U.S. shows flag in Tripoli, pledges support
Sep 14, 2011, 9:27 a.m.
By Joseph Logan and Alexander Dziadosz
TRIPOLI (Reuters) - The United States gave Libya's new rulers a very visible show of support on Wednesday when a senior envoy visited the capital and praised their efforts to assert control of armed groups three weeks after Muammar Gaddafi was overthrown.
Washington has taken a back seat to France and Britain in NATO-led air strikes that helped the ragtag rebel coalition take Tripoli last month. And, wary of a backlash after their military takeovers in Iraq and Afghanistan, U.S. officials are at pains to avoid seeming to take control of oil-rich Libya.
But the visit of Jeffrey Feltman put an American accent firmly in the center of a Tripoli recovering from six months of civil war. The State Department's top Middle East diplomat assured interim leader Mustafa Abdel Jalil of continued NATO support and played down fears of a hostile Islamist takeover.
Putting a spotlight on the U.S. role in what is seen so far in the West as a successful intervention comes at a welcome time for the Obama administration as it grapples with complex problems elsewhere in the Middle East.
French President Nicolas Sarkozy, glad for a fillip to his re-election campaign from helping topple Gaddafi, is expected to visit Tripoli in person soon.
Western powers, which had reconciled with Gaddafi in recent years, are now competing with each other and with the likes of China and Russia for the favor of his successors, looking for trade deals on oil and gas and a share of building contracts.
Feltman said Washington remained committed to NATO and Gulf Arab air operations to thwart any threats to civilians, as Gaddafi's fugitive spokesman renewed claims that the ousted strongman was still in the country and rallying his forces for a fightback in several stubborn loyalist bastions.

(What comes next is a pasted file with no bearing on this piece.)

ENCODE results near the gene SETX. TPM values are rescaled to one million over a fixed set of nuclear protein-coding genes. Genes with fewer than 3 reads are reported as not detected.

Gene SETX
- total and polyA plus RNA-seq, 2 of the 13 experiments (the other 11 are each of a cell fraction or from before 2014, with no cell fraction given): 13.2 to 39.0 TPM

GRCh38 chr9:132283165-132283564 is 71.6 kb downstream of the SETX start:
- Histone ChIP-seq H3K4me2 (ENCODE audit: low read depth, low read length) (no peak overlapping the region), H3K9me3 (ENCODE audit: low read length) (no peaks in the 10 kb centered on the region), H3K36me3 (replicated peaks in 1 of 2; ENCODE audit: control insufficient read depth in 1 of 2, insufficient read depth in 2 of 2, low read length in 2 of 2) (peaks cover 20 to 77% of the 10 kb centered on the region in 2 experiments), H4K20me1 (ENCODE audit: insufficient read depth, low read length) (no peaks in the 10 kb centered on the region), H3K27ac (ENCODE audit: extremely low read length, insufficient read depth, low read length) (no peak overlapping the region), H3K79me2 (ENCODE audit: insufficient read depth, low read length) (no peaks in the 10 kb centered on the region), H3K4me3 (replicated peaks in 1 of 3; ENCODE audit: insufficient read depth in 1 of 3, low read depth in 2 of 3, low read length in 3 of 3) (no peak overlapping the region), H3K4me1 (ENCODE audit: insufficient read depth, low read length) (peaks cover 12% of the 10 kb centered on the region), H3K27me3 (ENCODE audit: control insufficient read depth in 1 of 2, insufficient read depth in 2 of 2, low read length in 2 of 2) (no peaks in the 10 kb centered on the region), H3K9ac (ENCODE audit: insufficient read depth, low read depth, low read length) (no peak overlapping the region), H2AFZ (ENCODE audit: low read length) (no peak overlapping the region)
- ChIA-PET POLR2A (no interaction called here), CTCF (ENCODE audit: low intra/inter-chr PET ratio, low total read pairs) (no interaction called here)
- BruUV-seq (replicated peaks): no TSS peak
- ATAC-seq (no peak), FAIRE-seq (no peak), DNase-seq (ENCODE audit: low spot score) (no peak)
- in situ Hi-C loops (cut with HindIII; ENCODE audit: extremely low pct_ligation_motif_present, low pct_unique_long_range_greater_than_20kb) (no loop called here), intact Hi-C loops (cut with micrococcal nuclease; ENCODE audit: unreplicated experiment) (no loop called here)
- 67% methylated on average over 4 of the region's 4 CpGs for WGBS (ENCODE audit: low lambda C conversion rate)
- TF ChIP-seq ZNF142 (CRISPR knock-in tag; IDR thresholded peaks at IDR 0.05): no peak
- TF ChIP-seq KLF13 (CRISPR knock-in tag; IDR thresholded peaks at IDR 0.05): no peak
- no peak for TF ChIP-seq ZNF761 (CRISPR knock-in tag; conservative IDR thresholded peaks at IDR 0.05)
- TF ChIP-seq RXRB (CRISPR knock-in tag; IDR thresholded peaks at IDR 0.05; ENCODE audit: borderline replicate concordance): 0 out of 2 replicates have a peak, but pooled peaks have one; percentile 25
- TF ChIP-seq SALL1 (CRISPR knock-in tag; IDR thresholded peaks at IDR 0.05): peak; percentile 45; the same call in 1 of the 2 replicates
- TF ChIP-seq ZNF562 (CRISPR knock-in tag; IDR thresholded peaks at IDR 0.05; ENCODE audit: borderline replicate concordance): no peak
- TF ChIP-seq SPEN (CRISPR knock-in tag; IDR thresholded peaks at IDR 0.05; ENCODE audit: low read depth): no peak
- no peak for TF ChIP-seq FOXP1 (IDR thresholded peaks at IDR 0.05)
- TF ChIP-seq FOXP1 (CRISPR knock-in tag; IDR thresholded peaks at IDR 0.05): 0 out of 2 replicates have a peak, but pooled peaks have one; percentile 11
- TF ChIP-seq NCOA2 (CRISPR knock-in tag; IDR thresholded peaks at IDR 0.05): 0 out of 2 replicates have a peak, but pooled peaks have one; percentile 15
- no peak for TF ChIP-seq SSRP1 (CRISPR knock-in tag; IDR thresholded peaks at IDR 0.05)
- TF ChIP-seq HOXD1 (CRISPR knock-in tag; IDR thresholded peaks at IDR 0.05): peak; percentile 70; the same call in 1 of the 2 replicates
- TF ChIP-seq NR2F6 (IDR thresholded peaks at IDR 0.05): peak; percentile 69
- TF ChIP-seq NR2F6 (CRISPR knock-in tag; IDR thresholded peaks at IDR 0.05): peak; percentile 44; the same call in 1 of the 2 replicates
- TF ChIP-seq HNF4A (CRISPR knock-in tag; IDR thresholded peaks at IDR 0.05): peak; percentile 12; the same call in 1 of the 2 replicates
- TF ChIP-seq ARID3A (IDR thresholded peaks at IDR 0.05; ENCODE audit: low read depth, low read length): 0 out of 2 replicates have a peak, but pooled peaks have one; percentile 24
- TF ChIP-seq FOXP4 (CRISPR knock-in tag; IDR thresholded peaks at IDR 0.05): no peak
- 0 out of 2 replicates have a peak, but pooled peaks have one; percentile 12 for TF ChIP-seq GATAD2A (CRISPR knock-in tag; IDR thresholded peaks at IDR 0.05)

Feltman also praised Abdel Jalil's National Transitional Council (NTC) for progress toward bringing the army, police and a host of local and partisan militias under its control.
Foreign powers are worried about the risk of anarchy after 42 years of Gaddafi's eccentric personal rule at odds with much of the world. The European Union on Wednesday demanded an end to arbitrary killings and detentions by both sides and especially to attacks on sub-Saharan Africans and black Libyans, who are widely accused of having fought for Gaddafi.
Feltman, an assistant secretary of state, said: "We remain encouraged by growing command and control over security and police forces. We understand that this is a difficult task.
"Libya's interim leadership is solidifying the steps and integrating militias under one civilian authority."
Asked about the strength of Islamist groups in the rebel coalition which overthrew Muammar Gaddafi last month, he said: "We are not concerned that one group will be able to dominate the aftermath of what has been a shared struggle."
He also said he expected the new rulers in Tripoli to "share concerns about terrorism" with Washington. Some senior Islamists among the rebel forces have in the past been allied with enemies of the United States, though they have since welcomed cooperation with the Western military alliance.
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